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This article is for informational purposes only and is not a substitute for professional medical advice, diagnosis or treatment. Contact a qualified medical professional before engaging in any physical activity, or making any changes to your diet, medication or lifestyle.
How much time do you spend on social media each day?
For many of us, it’s become almost like a routine to log onto our accounts, aimlessly scroll through our newsfeeds and watch the minutes, maybe even hours, go by.
Is it time to do a digital detox? Here's how to tell
Next time you’re on Instagram or Facebook, ask yourself how do those platforms really make you feel?
Experts say if social media is impacting your mental health and how you spend your day, it might be time to make some changes.
Jacqueline Sperling, a clinical psychologist and instructor of psychology at Harvard Medical School, says it’s not necessarily how much time you spend on social media, but how you spend that time that can negatively impact your mood, self-esteem and even sleep.
“I encourage people to collect data for themselves and they can rate their mood when they use social media and how they might do that could be on a scale of zero to 10, 10 being the most intensely you could experience an emotion and zero not at all,” Sperling said.
If social media makes you sad or mad, you may want to adjust what you’re seeing on your apps. Sperling suggests curating your newsfeed and unfollowing certain people who bring down your mood. She also recommends using it in a way that leads to face-to-face interactions.
“Maybe you’re using it to connect with peers to set up plans in real life,” she added. “It could be you want to see what a special at a local restaurant is and then plan to meet up with my friends there so find ways to use it so that it doesn’t make you feel worse.”
Sperling, who is also the co-founder and co-program director of the McLean Anxiety Mastery Program at McLean Hospital in Massachusetts says there are different ways of using social media: active versus passive and self-oriented versus other-oriented.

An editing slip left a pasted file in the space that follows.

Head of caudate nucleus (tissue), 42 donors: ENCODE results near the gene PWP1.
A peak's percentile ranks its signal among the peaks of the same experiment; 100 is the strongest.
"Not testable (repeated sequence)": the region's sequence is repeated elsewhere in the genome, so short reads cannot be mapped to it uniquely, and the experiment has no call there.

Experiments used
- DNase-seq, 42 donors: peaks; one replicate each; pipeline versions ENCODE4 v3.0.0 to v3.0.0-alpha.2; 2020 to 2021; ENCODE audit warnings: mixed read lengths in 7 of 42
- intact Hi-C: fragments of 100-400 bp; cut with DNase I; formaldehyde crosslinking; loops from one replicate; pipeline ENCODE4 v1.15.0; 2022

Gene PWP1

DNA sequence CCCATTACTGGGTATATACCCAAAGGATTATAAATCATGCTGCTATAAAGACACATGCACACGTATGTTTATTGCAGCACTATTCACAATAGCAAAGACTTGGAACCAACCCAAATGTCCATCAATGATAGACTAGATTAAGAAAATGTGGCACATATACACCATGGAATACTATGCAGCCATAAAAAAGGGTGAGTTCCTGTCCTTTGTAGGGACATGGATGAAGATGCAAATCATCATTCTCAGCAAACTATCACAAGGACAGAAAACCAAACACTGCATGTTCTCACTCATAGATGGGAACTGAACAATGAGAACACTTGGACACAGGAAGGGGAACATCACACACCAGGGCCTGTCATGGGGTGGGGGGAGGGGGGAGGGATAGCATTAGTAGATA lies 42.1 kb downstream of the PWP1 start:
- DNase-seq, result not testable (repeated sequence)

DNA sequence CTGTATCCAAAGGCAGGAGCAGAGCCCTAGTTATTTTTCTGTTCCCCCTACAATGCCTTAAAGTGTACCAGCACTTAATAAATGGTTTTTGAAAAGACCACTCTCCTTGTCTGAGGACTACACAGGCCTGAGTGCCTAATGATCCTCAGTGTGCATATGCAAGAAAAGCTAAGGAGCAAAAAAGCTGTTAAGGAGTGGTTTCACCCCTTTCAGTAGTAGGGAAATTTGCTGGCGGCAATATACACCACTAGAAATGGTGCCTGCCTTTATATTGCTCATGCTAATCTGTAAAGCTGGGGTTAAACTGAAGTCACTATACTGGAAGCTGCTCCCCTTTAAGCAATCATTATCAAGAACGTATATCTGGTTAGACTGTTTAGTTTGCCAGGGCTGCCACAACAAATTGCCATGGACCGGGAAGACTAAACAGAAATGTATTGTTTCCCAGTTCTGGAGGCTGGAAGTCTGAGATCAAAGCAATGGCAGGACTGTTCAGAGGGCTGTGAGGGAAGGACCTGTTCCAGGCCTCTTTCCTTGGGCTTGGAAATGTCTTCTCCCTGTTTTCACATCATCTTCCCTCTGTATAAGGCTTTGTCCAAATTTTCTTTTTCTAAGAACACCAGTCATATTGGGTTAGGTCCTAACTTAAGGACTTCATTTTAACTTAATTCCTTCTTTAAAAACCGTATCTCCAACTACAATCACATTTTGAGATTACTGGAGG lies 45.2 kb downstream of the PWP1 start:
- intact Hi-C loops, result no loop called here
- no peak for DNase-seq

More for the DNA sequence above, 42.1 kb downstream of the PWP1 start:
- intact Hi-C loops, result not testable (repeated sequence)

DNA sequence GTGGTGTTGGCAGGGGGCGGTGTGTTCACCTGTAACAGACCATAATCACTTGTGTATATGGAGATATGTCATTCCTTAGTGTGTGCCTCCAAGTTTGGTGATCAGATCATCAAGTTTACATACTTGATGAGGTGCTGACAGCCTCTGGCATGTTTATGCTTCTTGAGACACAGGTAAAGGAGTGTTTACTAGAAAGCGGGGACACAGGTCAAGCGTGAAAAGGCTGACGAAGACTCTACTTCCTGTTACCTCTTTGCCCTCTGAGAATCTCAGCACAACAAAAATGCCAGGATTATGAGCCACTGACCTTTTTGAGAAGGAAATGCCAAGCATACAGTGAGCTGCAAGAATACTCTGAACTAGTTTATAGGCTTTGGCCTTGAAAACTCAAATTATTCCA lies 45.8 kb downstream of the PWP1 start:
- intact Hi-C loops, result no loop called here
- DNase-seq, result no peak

“Active use might be uploading one’s profile picture, that’s a self-oriented activity and active and self-oriented activities are less linked to a negative impact on one’s mood and self-esteem,” Sperling explained. “It’s the passive and other-oriented activity such as scrolling through one’s newsfeed that create opportunities for comparison.”
How do you go cold turkey with social media?
If you’re feeling overwhelmed by social media and thinking about taking a break, you’re not alone.
While one can applaud anyone willing to cut off social media completely for an extended amount of time, Sperling says some people will find it difficult to do cold turkey.
“I think there’s also this issue, what happens when you come back from your break?” she added. “It might be helpful to adjust how one uses the apps when they’re not on a break because if they find that they keep having to take breaks because it’s negatively impacting their mood then I might encourage someone to explore how they can adjust their use of the apps.”
Sperling, who is the author of the young adult non-fiction book “Find Your Fierce: How to Put Anxiety in Its Place,” acknowledges that it’s not realistic to tell youth to not use social media. She recommends finding a way for teens to use it in more positive ways and not allowing it to replace in-person socialization. If that’s not possible due to COVID-19 restrictions, FaceTime and Zoom calls are a good alternative.
“It’s not replacing time that you would spend […] engaging in physical activity or extracurricular activities,” Sperling said. “Making sure that they’re filling their days with anything else that would be needed and helpful.”
If you want to give a social media detox a try, start small
If you are someone who really wants to give a social media detox a try, starting with small steps could be beneficial.
A study published in the Journal of Social and Clinical Psychology found that cutting down to just 30 minutes a day on social media showed a significant reduction in loneliness, depression and anxiety.
If you’re not sure if you need a break, the Cleveland Clinic, a non-profit academic medical centre, outlines several signs you should watch out for:
Experiencing separation anxiety when you can’t check your timeline
Social media is the first thing you check in the morning and the last thing you check at night
You can’t enjoy what you’re doing without posting about it online first
Social media has changed how many of us spend our time and if using it is not having a positive and meaningful impact on your day, maybe a break from time to time isn’t such a bad idea.